PPD still looks for possible sale: WSJ

PPD is reported to be looking for a sale that could value it at $5 billion.

Rumors that PPD’s owners intend to sell the CRO refuse to die, with reports emerging once again that it is on the block for about $5 billion.

It was almost the same time last year when news broke that PPD’s owners, private equity firms Carlyle Group and Hellman & Friedman, are looking for opportunities to sell the company or initiate an IPO. The company was said to be valued at around $8 billion at that time.

The sale this time, as reported by The Wall Street Journal, could value the company at around $5 billion. The company itself could be worth more than $9 billion including debt, and the WSJ report, quoting people familiar with the company’s finances, said PPD expects to post $2.8 billion in revenue or $700 million in earnings before taxes in 2017.

The Wilmington, North Carolina-based CRO has hired Goldman Sachs, JP Morgan Chase and Centerview Partners to help search for a potential buyer, WSJ’s report said, based on someone familiar with the matter.

The option for taking the company public has not been ruled out yet, but the person told WSJ that the owners aren’t actively preparing for an IPO. The private equity firms took PPD private with a $3.9 billion buyout in 2011. Taking the four dividends PPD has paid out into account, a $5 billion sale would hand them a turn worth more than three times their investment.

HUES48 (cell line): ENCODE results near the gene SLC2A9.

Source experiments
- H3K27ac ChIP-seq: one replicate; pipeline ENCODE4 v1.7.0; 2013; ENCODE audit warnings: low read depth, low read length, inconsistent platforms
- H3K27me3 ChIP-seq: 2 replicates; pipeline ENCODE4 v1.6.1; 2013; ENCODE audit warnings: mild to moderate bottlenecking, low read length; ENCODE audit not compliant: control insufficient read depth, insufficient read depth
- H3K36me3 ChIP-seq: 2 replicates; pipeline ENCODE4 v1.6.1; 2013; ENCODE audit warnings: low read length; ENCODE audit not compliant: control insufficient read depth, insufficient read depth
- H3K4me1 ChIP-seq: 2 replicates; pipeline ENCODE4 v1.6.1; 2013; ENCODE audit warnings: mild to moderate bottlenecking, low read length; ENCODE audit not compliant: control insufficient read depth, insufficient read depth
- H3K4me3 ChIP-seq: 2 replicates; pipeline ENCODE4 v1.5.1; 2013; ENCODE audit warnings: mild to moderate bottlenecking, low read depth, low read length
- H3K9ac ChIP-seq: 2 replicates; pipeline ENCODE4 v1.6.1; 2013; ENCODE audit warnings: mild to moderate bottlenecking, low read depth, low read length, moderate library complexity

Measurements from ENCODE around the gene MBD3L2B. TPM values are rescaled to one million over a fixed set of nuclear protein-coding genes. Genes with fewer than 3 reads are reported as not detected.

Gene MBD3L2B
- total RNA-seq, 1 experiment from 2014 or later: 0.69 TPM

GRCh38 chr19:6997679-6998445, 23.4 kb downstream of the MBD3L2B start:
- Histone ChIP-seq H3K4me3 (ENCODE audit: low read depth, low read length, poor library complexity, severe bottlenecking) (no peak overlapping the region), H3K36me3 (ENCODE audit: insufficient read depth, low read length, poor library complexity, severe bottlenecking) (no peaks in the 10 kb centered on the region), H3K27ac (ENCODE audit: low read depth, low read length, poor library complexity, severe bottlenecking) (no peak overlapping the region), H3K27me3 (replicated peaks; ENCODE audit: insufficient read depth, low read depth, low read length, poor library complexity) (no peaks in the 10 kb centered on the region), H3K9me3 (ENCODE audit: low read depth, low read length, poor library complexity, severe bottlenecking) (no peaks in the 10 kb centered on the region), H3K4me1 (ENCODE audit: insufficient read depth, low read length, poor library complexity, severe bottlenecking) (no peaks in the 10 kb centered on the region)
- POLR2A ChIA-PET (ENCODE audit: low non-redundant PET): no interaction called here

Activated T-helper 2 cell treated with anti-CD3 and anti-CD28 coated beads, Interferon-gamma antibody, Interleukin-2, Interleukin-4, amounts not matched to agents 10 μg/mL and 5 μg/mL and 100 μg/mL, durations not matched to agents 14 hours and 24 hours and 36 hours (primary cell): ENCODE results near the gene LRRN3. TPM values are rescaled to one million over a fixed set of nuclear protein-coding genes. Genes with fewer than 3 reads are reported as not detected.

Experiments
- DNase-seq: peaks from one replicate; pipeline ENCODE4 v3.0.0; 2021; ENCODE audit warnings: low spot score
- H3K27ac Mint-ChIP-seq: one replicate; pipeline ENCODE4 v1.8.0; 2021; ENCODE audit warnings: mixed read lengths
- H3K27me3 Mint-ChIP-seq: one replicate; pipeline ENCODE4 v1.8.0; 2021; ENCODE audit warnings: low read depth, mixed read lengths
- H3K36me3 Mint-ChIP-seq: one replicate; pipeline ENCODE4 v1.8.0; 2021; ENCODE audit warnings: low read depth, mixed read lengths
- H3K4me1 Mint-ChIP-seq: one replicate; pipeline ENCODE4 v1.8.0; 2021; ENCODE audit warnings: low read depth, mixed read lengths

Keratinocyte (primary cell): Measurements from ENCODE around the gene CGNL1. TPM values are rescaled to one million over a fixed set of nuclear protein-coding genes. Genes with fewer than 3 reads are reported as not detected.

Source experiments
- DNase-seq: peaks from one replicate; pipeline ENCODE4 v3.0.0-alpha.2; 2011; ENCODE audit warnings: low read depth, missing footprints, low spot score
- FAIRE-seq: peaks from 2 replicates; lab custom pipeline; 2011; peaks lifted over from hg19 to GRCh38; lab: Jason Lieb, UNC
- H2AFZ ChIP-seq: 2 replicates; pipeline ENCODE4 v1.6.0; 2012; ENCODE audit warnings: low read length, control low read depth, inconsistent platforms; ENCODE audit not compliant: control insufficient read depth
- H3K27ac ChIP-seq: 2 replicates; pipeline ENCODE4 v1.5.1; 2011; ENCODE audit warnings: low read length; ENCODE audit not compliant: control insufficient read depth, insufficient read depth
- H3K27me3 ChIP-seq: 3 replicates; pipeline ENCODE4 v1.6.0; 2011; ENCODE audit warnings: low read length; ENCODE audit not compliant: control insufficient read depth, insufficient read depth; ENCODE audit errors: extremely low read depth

Since speculation of a possible sale emerged, PPD has spun off the once wholly owned X-Chem into a standalone company, completed its acquisition of Evidera, a provider of evidence-based solutions in examining effectiveness of new drugs, and expanded its GMP lab operations in Athlone, Ireland, by another 4,300 square feet.

If the deal goes through, it would become one of the largest of what’s called a leveraged buyout, where the acquisition was made using a large amount of borrowed money to meet the cost and the target company’s own assets are used as collateral for the loans.

Financial changes among CROs have been gaining pace recently. Earlier this year, healthcare data firm IMS merged with North Carolina-based CRO Quintiles to form the gigantic QuintilesIMS. INC Research, one of the largest CRO, for example, announced its IPO in November 2014, with 8.1 million shares of common stock offered to the public at a price of $18.5 per share. PRA Health Sciences, another CRO mogul, initiated almost in sync with INC Research a $306 million IPO in November 2014 and has most recently in this November offered an additional 7.5 million shares of common stock valued at around $58 apiece.